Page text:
***

If you disagree with what I have written here and you would like to respond, then great.

I would love to hear from you as long as you:

First: Take a deep breath.
Second: Try to express some kind of original and/or enlightening insight (something more than "you're wrong and i'm right").

Anyone takers? Please speak up.

8 comments:

test said...

I notice that this blog is moderated. I wonder if you will accept this comment, or if I will be "expelled". I mean, if you demand that creationists should be allowed to be heard, should you not allow the same courtesy to others to avoid being a hypocrite?

Anyway, it's too bad to see that you have been deceived by the film:

"It would be disastrous if Darwinian morality came to dominate our government."

There is no "Darwinian morality". Evolution is a model which explains observations. It says nothing about right or wrong, what to do or not to do, etc. It is not a moral framework.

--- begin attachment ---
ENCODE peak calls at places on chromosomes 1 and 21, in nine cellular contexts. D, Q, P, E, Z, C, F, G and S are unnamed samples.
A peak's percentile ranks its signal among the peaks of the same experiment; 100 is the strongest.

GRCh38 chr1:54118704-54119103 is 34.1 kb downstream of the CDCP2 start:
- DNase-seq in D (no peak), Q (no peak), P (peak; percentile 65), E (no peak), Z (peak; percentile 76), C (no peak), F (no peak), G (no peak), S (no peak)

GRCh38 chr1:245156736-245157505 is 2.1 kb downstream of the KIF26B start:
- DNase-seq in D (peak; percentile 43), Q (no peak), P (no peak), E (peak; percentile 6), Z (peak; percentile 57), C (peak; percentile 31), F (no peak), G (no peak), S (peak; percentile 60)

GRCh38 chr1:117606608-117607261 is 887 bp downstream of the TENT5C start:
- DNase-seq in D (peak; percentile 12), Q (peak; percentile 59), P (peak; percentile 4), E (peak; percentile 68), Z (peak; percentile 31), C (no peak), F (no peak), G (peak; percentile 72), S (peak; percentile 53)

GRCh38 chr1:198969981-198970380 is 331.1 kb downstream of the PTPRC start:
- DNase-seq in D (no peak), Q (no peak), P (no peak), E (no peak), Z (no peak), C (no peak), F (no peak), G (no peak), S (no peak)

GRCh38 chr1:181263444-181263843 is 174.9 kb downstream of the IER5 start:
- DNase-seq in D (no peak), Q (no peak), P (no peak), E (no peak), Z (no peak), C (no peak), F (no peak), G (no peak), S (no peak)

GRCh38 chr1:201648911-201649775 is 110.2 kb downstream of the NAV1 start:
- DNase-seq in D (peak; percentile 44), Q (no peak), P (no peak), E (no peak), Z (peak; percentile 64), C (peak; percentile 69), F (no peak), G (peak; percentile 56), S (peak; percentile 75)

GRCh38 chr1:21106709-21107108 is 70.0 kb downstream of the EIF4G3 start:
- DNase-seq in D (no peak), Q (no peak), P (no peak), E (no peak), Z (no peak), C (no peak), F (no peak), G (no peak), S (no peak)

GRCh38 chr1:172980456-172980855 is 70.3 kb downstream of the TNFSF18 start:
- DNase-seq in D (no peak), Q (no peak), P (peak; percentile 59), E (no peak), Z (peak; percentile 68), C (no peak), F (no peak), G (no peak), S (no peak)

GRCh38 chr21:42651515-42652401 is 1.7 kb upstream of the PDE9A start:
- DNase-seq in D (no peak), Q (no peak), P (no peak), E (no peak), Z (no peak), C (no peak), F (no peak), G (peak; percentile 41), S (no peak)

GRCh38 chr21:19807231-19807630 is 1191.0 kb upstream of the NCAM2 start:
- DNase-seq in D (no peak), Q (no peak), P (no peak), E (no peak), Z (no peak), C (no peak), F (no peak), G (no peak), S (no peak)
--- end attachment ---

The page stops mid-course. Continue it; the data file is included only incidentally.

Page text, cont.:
"Darwinism erects walls between those who believe correctly and those who believe incorrectly."

If this is the case, then it is true for all of science.

"The holocaust was Hitler's proud attempt at speeding along the evolutionary process."

This is incorrect. Hitler rejected Evolution:

http://my.opera.com/WayOfTheDodo/blog/2008/04/21/expelled-no-honesty-allowed-part-1

"There is obvious conflict between mainstream science and the faith-based community. Stein points out that this is very much like a war."

Stein is a liar. Many religious people accept Evolution, including the Pope himself! When asked why they didn't interview Roman Catholic biologist and Evolution proponent Ken Miller, one of the Expelled producers said that it would have "confused the message of the film unnecessarily":

http://my.opera.com/WayOfTheDodo/blog/2008/04/21/expelled-no-honesty-allowed-part-3

The film is dishonestly trying to set up a false dichotomy between Evolution and religion.